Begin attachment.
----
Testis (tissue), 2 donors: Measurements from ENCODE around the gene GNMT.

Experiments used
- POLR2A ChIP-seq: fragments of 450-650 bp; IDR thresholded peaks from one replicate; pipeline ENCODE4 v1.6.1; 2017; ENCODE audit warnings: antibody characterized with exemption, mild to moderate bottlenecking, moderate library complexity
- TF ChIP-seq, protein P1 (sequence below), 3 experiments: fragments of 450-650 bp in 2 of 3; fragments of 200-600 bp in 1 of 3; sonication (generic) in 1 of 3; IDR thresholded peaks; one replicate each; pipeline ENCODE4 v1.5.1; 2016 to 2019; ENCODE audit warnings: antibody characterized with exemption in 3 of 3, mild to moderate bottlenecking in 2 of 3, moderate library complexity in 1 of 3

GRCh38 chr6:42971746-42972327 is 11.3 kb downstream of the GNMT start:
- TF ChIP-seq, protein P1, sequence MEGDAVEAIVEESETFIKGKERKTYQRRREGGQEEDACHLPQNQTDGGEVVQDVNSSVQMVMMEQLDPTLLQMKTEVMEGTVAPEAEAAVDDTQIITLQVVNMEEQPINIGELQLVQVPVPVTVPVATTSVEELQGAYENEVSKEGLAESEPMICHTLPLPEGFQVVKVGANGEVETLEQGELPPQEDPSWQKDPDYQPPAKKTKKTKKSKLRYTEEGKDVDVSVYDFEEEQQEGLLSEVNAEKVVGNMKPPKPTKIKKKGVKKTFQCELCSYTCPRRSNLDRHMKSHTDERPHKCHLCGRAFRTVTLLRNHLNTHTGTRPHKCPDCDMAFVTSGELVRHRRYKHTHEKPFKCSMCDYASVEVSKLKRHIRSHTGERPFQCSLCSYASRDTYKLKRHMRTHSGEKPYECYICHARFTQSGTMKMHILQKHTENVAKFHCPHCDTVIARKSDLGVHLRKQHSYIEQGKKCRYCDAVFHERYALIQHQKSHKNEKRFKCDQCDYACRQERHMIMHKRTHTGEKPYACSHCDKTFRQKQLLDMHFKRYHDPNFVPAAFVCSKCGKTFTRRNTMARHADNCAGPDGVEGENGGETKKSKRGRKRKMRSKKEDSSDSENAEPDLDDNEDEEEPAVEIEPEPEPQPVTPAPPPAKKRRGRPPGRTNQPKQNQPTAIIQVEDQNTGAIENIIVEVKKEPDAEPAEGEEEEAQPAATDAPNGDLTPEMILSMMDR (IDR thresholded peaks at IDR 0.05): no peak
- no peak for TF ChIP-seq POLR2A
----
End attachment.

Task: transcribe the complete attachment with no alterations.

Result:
Testis (tissue), 2 donors: Measurements from ENCODE around the gene GNMT.

Experiments used
- POLR2A ChIP-seq: fragments of 450-650 bp; IDR thresholded peaks from one replicate; pipeline ENCODE4 v1.6.1; 2017; ENCODE audit warnings: antibody characterized with exemption, mild to moderate bottlenecking, moderate library complexity
- TF ChIP-seq, protein P1 (sequence below), 3 experiments: fragments of 450-650 bp in 2 of 3; fragments of 200-600 bp in 1 of 3; sonication (generic) in 1 of 3; IDR thresholded peaks; one replicate each; pipeline ENCODE4 v1.5.1; 2016 to 2019; ENCODE audit warnings: antibody characterized with exemption in 3 of 3, mild to moderate bottlenecking in 2 of 3, moderate library complexity in 1 of 3

GRCh38 chr6:42971746-42972327 is 11.3 kb downstream of the GNMT start:
- TF ChIP-seq, protein P1, sequence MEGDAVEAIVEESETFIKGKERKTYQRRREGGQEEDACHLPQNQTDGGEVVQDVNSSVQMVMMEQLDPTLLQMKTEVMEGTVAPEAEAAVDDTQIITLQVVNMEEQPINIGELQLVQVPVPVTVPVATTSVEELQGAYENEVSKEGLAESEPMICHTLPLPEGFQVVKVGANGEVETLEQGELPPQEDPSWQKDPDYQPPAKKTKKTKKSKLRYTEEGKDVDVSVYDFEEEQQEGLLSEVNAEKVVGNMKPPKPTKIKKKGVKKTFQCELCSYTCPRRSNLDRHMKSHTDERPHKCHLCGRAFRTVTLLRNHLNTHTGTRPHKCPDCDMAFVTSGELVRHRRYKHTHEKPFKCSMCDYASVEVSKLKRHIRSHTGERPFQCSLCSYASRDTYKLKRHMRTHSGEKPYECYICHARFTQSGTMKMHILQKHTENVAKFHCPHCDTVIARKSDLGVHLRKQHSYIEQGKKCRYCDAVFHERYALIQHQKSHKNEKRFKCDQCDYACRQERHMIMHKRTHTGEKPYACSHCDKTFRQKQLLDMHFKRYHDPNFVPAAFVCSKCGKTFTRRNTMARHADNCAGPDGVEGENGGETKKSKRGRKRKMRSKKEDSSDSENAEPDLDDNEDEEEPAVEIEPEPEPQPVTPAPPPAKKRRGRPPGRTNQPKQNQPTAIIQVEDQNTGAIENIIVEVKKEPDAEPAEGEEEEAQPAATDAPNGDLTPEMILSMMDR (IDR thresholded peaks at IDR 0.05): no peak
- no peak for TF ChIP-seq POLR2A